Building Defects, Death and Dying

On Death & Dying (grief)

The Swiss American psychiatrist Dr. Elisabeth Kubler Ross in her landmark 1969 work “On Death and Dying” described the five steps people go through when they are told they have a terminal disease and are about to die. The five steps are: denial, anger, bargaining, depression and acceptance.

People who have bought an apartment with building defects go through a similar range of emotions and it’s important for strata managers and body corporate members to be able to identify them.

Denial – if we can put people on the moon and feed billions of people, how is it possible that the apartment I paid $600,000 for …….. leaks!!!  It can’t be possible and yet it still leaks every time it rains. This stage is a short one.

Anger – some people just like being angry. And it can last for years. Strata managers are particularly familiar with this stage as they are the first to be called when there’s a problem. After a while this anger is transferred to the builder, developer, government and anyone else who might be remotely connected to the building.

Bargaining – here the owner negotiates about how they’ll deal with the defect. “I’ll deal with it after my exam, overseas holiday, cosmetic surgery or [whatever other excuse they can find]” or “This is the problem of my strata manager, building manager, local member, Office of Fair Trading and [anyone else but me], they should deal with it.”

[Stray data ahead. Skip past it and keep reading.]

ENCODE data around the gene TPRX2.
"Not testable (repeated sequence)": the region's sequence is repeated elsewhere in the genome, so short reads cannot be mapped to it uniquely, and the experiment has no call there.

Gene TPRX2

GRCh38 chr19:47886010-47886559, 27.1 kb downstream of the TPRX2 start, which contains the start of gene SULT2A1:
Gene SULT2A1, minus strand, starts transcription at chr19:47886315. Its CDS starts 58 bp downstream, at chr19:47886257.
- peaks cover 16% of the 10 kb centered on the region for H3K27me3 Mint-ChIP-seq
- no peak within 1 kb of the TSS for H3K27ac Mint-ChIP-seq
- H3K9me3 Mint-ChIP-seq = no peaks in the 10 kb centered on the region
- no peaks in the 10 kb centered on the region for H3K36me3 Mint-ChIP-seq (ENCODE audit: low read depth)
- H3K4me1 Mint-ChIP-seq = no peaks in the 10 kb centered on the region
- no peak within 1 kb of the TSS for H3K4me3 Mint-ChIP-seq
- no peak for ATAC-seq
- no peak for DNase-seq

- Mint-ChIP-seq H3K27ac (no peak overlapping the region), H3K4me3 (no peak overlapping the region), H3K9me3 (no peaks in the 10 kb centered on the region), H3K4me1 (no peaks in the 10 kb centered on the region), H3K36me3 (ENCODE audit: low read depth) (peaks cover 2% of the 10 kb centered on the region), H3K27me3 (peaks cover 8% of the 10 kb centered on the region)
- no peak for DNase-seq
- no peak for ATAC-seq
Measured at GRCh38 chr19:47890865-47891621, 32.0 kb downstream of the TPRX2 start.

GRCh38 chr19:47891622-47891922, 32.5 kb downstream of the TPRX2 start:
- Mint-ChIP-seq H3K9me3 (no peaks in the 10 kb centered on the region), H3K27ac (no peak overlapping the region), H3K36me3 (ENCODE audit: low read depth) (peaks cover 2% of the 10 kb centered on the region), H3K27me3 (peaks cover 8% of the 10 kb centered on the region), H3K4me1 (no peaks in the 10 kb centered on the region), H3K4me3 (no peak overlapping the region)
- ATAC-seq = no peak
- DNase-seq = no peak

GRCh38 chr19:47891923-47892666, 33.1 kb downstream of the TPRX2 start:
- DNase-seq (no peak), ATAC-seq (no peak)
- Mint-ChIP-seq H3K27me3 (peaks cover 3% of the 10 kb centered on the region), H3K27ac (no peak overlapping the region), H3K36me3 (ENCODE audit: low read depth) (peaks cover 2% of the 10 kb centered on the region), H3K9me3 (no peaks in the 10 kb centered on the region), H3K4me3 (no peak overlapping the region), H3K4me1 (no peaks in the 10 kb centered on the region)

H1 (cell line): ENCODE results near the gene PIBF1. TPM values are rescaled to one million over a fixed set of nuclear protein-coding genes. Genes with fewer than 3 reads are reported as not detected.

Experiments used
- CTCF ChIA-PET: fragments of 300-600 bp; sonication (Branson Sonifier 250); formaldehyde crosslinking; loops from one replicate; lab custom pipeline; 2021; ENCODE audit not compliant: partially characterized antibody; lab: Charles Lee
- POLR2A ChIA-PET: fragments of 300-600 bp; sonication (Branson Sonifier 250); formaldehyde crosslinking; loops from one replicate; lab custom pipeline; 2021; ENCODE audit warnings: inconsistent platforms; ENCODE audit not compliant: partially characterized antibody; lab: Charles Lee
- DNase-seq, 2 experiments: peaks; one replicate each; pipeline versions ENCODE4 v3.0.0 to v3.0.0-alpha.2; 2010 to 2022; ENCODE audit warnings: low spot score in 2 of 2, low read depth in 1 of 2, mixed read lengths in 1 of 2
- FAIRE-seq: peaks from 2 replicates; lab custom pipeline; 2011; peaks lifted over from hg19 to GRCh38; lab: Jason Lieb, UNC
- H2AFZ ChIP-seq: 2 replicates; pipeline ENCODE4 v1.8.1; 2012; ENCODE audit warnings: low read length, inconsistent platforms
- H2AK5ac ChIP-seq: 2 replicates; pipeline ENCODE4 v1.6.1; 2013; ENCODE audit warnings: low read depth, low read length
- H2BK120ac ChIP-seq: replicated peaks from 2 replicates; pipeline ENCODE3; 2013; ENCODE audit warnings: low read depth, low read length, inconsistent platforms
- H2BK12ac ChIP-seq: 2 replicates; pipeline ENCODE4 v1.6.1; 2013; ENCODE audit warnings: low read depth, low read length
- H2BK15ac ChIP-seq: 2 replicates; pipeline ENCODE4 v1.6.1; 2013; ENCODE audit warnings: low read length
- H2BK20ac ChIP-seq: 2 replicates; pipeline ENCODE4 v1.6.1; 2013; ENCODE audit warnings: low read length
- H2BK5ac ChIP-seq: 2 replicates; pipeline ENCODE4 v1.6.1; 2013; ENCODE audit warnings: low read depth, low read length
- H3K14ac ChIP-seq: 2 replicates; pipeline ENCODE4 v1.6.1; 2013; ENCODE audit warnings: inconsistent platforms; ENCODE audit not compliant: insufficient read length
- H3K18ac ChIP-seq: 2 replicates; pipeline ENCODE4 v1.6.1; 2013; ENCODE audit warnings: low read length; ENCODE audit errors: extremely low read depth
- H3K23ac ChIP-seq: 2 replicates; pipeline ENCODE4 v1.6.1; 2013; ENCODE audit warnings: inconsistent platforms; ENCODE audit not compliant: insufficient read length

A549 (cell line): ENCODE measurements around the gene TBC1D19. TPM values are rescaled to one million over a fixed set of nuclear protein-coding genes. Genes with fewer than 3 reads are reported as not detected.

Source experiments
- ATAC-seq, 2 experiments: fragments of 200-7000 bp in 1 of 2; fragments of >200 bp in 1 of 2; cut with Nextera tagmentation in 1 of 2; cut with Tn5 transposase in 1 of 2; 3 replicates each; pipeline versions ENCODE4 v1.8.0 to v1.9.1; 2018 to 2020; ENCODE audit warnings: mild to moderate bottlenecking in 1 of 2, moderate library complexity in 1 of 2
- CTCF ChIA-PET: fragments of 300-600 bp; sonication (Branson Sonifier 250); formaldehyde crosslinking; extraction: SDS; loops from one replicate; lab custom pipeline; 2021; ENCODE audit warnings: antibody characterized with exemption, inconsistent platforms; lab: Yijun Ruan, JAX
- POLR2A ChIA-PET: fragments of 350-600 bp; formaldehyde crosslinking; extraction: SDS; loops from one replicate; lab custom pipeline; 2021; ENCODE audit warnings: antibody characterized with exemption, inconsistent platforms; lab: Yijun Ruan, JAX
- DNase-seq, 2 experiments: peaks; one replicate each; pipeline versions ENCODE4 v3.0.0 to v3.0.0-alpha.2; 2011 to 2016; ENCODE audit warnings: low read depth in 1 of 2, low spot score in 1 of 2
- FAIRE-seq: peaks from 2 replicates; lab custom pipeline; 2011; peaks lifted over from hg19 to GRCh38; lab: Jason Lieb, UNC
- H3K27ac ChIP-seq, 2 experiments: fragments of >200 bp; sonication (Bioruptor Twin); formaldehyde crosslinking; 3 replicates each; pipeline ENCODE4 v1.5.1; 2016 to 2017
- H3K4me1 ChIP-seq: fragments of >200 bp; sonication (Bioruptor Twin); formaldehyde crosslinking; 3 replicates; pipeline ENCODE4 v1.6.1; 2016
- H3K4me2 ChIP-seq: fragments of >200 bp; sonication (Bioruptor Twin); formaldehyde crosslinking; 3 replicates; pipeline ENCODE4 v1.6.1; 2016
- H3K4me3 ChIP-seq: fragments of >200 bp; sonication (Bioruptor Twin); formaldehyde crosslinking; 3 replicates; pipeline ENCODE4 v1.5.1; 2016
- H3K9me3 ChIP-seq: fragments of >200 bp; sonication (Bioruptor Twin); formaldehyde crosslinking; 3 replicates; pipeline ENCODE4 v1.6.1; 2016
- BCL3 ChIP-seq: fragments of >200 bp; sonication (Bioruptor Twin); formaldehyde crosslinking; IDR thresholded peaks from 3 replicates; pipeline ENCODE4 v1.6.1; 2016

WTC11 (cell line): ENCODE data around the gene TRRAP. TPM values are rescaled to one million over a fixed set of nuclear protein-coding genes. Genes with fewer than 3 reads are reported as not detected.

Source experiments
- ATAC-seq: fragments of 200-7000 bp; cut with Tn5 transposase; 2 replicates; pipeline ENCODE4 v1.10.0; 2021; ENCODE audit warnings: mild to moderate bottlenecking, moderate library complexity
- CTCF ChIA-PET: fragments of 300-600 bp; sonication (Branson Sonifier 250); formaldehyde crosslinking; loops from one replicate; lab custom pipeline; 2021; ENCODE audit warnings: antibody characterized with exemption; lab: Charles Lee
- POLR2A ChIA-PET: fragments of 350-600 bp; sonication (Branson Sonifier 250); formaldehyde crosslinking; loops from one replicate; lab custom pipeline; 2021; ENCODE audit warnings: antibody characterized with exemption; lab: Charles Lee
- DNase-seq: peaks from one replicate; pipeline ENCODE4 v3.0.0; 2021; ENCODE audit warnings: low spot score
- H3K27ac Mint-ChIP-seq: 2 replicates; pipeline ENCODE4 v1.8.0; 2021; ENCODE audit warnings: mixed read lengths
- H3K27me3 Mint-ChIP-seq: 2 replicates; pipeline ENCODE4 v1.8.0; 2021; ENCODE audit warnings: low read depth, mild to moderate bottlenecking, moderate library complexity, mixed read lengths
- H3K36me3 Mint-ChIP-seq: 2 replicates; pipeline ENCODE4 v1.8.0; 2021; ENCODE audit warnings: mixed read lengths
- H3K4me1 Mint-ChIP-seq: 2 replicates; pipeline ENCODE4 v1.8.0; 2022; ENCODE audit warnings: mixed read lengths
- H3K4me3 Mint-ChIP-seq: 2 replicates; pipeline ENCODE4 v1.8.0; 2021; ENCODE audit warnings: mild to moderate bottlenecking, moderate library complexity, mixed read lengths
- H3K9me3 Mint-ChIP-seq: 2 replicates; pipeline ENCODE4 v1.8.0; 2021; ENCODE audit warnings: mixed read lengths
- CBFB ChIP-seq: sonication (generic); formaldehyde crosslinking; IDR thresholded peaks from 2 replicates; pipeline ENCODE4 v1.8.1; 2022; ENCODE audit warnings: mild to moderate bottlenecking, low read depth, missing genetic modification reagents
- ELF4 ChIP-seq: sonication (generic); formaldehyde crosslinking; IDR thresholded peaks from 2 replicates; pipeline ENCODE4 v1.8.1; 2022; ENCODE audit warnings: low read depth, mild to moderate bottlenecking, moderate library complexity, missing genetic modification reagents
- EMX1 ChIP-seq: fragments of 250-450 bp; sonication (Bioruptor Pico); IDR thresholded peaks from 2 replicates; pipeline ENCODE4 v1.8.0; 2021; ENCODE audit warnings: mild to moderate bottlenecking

Depression – it’s all too hard. The builder has come back dozens of times, there’s more silicon in the roof than in 100 Dolly Partons and the roof still leaks. There’s nothing that can be done except give up.

Acceptance – This is the revelation that the defects won’t fix themselves, I’m the person responsible for the building and I need to deal with it. It’s only at this point that things begin to move in a constructive direction.

And different people move through the stages at different speeds. In my experience, owners who have a commercial or business background are able to get to acceptance more quickly than others. It is up to them as well as strata managers to understand what stages the owners are going through and to help them through the stages. This is important as the more owners reach acceptance, the more likely:

(a) they act in a constructive and co-ordinated way;

(b) consequential damage to lot and common property is minimised;

(c) key limitations periods associated with insurance policies and litigation are not missed; and

(d) the defects get addressed in an appropriate way.

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